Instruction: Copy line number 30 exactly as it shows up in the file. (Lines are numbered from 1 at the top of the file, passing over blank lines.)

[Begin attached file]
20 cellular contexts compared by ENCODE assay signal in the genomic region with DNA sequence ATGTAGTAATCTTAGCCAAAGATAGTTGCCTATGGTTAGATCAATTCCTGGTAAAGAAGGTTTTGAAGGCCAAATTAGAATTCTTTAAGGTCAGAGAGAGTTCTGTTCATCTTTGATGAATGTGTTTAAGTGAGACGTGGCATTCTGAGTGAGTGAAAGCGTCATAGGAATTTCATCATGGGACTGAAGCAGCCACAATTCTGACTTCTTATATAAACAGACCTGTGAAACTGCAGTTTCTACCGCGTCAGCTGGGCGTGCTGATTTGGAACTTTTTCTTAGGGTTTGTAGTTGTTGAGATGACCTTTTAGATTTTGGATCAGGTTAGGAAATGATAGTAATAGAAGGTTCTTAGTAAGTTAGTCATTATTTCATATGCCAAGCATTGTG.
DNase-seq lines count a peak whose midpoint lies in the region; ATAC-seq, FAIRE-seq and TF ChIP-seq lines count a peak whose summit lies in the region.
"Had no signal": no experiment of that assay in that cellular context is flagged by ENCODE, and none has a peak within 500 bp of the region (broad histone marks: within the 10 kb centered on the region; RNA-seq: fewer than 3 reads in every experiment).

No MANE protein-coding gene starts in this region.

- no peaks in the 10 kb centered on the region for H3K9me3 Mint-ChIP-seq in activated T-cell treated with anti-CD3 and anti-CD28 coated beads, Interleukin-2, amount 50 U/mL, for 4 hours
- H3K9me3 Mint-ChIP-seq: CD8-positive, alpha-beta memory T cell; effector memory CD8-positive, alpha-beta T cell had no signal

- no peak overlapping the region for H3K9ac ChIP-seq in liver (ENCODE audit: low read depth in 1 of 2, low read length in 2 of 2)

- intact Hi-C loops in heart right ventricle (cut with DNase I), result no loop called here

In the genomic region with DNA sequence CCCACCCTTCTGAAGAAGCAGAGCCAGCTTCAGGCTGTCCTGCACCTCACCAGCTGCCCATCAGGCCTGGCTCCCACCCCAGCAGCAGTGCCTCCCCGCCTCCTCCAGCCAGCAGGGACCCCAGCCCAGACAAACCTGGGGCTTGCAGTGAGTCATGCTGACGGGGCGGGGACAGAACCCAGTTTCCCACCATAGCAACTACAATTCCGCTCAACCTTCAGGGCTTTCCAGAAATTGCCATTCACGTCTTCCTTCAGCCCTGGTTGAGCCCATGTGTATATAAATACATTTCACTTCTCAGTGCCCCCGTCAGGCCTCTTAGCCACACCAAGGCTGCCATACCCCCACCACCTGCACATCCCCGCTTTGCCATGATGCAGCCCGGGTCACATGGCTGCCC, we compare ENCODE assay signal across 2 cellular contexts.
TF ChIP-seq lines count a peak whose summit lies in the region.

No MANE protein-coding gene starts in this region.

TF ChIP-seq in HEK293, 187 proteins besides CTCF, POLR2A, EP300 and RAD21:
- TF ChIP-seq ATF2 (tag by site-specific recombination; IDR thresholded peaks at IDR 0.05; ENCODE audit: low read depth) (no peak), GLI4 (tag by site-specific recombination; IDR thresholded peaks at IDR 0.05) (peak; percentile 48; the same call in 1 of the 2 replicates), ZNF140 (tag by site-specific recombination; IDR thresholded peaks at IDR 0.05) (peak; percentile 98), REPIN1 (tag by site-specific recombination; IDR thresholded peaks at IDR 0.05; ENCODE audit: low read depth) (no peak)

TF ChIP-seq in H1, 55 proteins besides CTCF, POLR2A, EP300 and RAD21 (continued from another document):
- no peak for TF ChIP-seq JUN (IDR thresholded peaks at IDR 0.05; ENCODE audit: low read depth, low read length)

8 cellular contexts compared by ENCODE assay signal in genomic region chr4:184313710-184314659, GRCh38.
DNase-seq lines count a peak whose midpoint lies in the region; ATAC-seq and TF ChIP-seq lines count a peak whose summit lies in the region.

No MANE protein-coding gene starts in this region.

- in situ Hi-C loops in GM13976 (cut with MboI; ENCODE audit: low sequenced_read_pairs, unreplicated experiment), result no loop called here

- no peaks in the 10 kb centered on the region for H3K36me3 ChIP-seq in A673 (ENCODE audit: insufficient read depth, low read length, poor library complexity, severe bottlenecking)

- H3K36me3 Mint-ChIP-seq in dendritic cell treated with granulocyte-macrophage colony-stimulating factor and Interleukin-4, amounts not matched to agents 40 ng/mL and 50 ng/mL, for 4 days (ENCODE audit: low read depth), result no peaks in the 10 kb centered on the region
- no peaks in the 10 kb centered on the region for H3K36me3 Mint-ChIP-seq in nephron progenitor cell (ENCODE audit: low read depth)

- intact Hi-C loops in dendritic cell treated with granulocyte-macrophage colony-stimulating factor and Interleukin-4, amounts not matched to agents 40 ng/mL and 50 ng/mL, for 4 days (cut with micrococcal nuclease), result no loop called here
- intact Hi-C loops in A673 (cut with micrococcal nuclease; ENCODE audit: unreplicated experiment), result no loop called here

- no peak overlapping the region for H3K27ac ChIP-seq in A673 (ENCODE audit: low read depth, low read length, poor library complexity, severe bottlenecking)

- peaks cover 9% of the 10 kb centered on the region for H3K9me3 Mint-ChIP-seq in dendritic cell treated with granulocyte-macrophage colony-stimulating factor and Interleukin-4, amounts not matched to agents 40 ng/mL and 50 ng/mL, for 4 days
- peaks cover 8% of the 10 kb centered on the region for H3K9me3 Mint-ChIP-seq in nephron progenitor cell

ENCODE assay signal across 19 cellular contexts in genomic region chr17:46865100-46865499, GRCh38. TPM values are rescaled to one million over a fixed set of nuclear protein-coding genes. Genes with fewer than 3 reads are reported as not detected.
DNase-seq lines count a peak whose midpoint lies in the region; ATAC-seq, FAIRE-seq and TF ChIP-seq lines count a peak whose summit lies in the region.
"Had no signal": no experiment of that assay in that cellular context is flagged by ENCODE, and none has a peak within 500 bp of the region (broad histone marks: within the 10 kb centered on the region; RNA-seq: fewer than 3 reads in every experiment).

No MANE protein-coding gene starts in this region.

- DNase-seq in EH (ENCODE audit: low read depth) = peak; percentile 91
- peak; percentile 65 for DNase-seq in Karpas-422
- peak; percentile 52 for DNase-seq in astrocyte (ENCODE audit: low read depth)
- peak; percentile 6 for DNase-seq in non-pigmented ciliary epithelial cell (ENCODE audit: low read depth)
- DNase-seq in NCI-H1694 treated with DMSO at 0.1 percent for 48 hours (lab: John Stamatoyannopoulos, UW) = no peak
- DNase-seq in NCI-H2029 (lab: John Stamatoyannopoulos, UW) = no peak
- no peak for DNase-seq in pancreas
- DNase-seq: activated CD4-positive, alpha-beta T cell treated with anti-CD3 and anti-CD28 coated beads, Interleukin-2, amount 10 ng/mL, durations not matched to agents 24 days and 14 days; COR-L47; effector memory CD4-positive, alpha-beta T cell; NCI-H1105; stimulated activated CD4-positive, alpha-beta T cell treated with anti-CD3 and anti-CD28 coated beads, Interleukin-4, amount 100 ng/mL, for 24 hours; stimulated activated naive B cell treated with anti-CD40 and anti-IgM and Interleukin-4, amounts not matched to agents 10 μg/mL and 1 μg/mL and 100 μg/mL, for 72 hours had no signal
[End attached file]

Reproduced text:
"Had no signal": no experiment of that assay in that cellular context is flagged by ENCODE, and none has a peak within 500 bp of the region (broad histone marks: within the 10 kb centered on the region; RNA-seq: fewer than 3 reads in every experiment).